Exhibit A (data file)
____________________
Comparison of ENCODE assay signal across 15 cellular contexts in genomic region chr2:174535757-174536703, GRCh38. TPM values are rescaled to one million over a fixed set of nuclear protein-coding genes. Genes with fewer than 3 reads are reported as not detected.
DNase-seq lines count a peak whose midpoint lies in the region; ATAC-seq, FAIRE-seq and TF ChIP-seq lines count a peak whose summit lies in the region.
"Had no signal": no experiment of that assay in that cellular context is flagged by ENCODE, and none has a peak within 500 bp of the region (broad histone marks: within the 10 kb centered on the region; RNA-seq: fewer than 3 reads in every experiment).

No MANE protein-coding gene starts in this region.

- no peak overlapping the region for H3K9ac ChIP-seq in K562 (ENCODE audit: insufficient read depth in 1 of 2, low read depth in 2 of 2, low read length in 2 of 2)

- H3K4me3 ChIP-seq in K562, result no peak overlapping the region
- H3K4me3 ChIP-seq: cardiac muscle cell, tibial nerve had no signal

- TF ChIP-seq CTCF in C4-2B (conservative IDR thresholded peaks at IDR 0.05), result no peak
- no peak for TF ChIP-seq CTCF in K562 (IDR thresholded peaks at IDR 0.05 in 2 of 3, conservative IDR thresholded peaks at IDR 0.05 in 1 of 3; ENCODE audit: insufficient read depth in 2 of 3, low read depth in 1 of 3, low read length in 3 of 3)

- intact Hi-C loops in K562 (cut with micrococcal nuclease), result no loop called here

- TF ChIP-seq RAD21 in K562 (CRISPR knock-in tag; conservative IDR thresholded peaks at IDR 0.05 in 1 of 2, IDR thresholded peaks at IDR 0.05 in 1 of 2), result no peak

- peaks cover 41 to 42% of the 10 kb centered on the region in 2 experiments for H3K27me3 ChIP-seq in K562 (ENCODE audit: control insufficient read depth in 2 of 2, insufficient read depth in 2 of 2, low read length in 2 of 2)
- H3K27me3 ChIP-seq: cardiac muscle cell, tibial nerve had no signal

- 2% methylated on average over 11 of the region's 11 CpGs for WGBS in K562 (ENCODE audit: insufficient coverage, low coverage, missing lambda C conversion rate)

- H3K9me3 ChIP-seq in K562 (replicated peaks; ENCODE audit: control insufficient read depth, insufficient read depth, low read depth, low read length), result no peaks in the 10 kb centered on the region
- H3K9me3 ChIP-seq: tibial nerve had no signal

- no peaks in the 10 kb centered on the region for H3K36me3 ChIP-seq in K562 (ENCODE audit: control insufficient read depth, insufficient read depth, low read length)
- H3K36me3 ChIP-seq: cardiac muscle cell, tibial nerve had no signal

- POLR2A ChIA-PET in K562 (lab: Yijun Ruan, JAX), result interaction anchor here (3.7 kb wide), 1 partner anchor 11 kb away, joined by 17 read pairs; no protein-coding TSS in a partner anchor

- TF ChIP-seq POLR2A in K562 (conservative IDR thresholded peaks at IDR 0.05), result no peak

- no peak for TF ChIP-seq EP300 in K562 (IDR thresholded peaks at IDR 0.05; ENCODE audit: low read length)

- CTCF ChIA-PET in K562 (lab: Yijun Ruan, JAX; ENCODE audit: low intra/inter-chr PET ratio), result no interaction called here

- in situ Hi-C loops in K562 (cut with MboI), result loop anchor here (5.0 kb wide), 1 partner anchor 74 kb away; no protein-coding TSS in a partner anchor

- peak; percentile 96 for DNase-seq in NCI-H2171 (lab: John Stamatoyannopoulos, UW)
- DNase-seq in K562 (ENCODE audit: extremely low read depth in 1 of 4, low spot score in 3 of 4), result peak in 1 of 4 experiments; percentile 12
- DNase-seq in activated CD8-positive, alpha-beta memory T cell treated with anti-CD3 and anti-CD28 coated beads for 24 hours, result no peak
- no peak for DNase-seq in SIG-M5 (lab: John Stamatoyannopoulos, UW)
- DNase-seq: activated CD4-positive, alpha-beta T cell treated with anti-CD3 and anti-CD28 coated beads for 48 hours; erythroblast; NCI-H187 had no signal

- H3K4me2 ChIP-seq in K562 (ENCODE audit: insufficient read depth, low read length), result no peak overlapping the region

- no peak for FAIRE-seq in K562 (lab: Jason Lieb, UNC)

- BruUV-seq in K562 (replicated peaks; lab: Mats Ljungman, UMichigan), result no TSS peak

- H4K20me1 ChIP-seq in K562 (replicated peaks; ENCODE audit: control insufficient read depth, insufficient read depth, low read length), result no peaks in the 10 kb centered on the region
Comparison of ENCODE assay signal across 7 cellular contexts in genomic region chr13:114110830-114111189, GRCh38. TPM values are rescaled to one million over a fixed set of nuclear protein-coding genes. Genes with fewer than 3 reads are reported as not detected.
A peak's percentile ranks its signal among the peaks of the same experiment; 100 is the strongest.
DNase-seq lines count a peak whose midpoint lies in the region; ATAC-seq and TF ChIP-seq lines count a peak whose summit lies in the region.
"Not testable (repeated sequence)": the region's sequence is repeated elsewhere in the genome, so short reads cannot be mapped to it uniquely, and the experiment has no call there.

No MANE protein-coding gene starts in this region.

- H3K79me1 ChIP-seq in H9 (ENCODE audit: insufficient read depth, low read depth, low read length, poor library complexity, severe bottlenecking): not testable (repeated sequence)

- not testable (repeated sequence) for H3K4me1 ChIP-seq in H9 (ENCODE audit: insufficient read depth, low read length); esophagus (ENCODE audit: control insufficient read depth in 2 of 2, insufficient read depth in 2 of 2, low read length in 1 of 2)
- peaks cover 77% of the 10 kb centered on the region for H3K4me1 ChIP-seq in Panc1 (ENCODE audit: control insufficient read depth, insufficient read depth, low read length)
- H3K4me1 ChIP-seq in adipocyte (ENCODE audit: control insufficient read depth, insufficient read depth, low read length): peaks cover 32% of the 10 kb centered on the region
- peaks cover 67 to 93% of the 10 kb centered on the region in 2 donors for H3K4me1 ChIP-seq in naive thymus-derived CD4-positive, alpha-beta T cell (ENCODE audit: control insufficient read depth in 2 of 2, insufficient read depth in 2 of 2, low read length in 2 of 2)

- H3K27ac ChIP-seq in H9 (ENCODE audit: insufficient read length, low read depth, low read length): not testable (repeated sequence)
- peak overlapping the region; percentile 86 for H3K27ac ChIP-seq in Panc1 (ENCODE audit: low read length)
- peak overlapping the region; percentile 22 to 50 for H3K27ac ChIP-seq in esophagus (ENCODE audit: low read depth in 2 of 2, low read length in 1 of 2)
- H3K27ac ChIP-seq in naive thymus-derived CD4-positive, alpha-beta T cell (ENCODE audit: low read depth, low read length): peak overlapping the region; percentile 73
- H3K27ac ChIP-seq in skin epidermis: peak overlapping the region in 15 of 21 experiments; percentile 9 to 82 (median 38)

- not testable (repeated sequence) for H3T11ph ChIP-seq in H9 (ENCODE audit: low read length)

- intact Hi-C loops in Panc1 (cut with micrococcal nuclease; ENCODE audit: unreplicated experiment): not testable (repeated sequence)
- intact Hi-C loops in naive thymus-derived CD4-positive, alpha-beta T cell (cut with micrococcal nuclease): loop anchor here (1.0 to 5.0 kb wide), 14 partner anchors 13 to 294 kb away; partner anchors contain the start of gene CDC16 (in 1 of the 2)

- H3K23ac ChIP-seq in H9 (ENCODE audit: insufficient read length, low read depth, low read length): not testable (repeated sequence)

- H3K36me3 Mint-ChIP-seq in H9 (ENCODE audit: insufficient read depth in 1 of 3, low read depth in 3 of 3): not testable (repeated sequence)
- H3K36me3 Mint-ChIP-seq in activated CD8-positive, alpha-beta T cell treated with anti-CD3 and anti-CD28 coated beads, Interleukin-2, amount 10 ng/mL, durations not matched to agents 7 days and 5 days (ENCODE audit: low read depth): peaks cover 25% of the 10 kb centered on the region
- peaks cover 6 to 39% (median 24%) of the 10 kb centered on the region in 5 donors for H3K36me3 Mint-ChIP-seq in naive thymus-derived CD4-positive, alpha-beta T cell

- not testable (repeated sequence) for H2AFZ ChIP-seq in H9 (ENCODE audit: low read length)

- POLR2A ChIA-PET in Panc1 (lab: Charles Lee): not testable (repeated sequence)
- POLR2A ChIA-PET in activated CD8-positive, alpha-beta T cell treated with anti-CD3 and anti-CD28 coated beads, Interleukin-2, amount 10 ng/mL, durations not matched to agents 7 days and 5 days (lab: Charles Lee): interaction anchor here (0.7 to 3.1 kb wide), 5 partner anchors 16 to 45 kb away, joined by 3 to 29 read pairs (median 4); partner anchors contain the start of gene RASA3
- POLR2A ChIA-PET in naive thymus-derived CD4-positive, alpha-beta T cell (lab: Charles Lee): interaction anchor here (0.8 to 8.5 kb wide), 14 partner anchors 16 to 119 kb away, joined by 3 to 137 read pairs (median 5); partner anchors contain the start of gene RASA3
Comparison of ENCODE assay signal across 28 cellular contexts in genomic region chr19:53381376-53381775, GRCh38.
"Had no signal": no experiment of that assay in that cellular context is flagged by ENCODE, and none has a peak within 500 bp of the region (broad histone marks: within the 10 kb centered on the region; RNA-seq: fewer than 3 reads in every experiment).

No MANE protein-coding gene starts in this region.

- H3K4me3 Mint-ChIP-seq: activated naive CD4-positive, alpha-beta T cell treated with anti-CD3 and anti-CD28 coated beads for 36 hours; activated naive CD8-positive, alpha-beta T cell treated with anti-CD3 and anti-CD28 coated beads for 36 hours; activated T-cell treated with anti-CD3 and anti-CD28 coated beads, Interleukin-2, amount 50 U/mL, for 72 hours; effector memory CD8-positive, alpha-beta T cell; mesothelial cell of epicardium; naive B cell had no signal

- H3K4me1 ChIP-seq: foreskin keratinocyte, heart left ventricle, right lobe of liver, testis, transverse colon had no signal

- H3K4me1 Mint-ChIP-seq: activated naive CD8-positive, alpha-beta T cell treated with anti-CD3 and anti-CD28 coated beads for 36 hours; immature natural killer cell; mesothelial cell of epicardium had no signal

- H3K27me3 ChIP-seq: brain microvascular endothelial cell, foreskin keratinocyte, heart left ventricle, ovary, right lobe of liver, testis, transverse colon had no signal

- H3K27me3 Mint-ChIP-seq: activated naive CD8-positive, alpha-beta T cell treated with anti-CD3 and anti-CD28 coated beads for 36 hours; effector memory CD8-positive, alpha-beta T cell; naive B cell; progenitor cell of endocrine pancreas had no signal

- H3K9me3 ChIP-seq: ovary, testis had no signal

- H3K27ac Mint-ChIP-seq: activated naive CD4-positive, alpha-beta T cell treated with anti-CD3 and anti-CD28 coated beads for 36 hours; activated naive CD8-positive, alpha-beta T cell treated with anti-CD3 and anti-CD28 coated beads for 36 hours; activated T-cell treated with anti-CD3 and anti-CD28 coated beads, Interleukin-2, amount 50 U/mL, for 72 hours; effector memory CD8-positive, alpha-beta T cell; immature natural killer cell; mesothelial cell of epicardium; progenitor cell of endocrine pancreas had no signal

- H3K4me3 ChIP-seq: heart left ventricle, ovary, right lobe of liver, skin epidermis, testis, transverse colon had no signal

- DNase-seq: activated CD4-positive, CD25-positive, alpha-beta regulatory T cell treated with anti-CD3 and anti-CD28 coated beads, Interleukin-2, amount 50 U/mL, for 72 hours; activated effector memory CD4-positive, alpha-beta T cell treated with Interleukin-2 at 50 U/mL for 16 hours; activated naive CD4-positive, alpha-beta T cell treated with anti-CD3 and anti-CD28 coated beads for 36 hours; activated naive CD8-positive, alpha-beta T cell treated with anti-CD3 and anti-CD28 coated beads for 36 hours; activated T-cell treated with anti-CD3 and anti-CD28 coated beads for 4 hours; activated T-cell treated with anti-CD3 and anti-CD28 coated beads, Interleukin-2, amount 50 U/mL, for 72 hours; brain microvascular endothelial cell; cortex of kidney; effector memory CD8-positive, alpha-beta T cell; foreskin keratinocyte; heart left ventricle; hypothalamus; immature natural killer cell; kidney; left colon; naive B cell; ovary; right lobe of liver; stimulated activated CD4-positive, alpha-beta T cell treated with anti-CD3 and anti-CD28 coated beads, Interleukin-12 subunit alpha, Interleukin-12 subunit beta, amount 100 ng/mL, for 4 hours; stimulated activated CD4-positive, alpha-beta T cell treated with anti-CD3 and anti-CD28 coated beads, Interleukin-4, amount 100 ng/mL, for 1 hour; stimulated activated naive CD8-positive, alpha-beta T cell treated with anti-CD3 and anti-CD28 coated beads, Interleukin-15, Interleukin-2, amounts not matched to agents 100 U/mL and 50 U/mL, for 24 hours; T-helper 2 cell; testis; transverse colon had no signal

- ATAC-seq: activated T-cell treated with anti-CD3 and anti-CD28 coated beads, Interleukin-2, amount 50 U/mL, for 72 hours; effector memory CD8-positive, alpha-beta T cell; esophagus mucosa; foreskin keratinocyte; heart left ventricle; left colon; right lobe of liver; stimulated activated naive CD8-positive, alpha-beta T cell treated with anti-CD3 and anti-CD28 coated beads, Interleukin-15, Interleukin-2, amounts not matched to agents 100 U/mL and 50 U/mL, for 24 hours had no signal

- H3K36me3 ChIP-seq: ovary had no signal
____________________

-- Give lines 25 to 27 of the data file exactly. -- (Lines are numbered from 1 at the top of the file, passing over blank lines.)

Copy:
- DNase-seq in K562 (ENCODE audit: extremely low read depth in 1 of 4, low spot score in 3 of 4), result peak in 1 of 4 experiments; percentile 12
- DNase-seq in activated CD8-positive, alpha-beta memory T cell treated with anti-CD3 and anti-CD28 coated beads for 24 hours, result no peak
- no peak for DNase-seq in SIG-M5 (lab: John Stamatoyannopoulos, UW)